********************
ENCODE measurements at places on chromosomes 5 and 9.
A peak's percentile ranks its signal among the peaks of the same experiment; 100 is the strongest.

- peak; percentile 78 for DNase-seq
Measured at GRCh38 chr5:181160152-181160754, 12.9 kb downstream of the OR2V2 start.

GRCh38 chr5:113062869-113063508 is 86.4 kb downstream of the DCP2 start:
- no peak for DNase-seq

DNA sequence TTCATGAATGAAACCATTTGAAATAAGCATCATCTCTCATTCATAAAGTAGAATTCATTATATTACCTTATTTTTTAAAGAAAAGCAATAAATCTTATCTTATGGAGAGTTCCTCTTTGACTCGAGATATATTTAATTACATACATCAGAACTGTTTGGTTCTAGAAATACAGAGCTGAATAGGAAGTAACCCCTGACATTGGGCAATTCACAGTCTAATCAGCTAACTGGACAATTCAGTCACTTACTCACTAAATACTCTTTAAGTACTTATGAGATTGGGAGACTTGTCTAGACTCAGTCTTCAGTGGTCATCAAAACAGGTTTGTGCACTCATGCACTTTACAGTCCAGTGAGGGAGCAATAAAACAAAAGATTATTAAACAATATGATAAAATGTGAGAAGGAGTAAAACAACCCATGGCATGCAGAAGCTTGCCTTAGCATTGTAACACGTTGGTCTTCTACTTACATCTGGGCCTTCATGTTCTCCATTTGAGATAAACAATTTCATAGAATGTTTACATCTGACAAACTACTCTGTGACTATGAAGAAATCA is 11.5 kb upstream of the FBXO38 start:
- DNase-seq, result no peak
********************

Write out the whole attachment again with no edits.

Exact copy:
ENCODE measurements at places on chromosomes 5 and 9.
A peak's percentile ranks its signal among the peaks of the same experiment; 100 is the strongest.

- peak; percentile 78 for DNase-seq
Measured at GRCh38 chr5:181160152-181160754, 12.9 kb downstream of the OR2V2 start.

GRCh38 chr5:113062869-113063508 is 86.4 kb downstream of the DCP2 start:
- no peak for DNase-seq

DNA sequence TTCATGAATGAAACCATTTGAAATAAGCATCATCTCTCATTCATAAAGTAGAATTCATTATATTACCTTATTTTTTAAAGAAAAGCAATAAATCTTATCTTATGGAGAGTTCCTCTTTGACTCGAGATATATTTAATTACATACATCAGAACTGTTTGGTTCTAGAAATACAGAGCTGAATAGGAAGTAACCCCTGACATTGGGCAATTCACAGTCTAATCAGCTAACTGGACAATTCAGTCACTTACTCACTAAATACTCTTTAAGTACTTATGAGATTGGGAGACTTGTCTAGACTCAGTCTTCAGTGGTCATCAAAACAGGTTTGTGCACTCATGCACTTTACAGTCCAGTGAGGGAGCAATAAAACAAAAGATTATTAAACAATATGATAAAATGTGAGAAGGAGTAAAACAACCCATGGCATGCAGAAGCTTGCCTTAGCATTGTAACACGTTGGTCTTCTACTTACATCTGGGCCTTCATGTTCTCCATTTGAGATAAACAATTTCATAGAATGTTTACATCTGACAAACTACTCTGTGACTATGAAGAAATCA is 11.5 kb upstream of the FBXO38 start:
- DNase-seq, result no peak